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Dad Upset After ‘Anxious’ Wife Nearly Gets Their Toddler Banned From Her Third Daycare

Anxious mother
Deagreez/Getty Images

Content Warning: Post-Partum Anxiety, mental health, medical treatment

Nearly all of us have had some sort of mental health struggle in our lives, even if it was “just” being anxious during a big move or having a surge of seasonal depression.

But when a sudden change in our mental health happens, and we have children to take care of, we need to act quickly to get better, agreed the “Am I the A**hole?” (AITA) subReddit.

Redditor Spirited_Block_6783 wasn’t sure what to think when his wife became increasingly anxious after being pregnant but refused to take medication.

But when her anxious behavior impacted their young daughter’s ability to be enrolled in a daycare program, the Original Poster (OP) considered giving his wife an ultimatum about her condition.

He asked the sub:

“AITA for saying my wife will have to quit her job if we get booted from another daycare?”

The OP’s daughter had gotten off to a rocky start in daycare, but not by her own doing.

“My wife and I have a three-year-old daughter, Alexis. Both of us work and Alexis has attended daycare since she was one year old.”

“In the two years since, we have been asked to leave two programs because my wife is a micromanager.”

“I cannot be the primary contact for daycare due to not being able to have my phone on me at work, so my wife is.”

“I admit both of us went into the first program not really understanding daycare. I quickly learned that they can’t provide personalized care, and after learning from her teachers, I reset my expectations.”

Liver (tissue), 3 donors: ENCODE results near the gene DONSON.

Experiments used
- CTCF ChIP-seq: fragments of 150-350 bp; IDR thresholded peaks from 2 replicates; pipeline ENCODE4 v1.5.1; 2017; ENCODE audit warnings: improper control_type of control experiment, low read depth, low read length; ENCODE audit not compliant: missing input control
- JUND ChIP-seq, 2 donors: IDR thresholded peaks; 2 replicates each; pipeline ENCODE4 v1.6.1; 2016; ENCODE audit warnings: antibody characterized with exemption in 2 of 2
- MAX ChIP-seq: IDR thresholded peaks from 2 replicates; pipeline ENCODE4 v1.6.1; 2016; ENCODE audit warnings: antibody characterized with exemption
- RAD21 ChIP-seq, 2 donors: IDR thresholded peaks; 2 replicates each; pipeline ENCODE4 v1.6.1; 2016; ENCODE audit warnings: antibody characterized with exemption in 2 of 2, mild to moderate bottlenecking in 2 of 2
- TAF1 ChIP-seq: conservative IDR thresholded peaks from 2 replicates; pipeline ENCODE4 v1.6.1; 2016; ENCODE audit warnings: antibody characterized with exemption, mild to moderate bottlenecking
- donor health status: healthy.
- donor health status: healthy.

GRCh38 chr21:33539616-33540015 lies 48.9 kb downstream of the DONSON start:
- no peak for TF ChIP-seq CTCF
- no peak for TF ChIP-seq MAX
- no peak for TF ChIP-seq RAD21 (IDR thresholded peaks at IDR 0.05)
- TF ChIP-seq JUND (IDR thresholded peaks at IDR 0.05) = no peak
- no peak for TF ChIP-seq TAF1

“My wife, however, has a lot of anxiety and worries about our daughter. She hates when she gets even a little upset.”

The OP had concerns about his wife’s mental health.

“She’s in therapy and is working on it. She’s been going for about a year.”

“She’s been diagnosed with PPA (Postpartum Anxiety) but will not take meds for it.”

“She also will not attend couples therapy. I have tried to bring it up. She says therapy is ‘her thing’ and that I can’t be a part of that.”

The OP’s wife’s behavior got them kicked out of their first two daycares.

“In the first program, my wife would constantly watch the live feed and call the daycare multiple times a day. We had several talks about it and the school talked to us twice.”

“My wife ended up screaming at one of the teachers and then the director. We were terminated immediately.”

“The second daycare was a little better because my wife began therapy. But my wife was still so nervous and had a complaint for them every single day.”

“These were not important things; they were small things, like how she saw another child take a toy from Alexis and she would cry. The teacher would give the toy back to Alexis but my wife didn’t understand why the other child wasn’t punished for it.”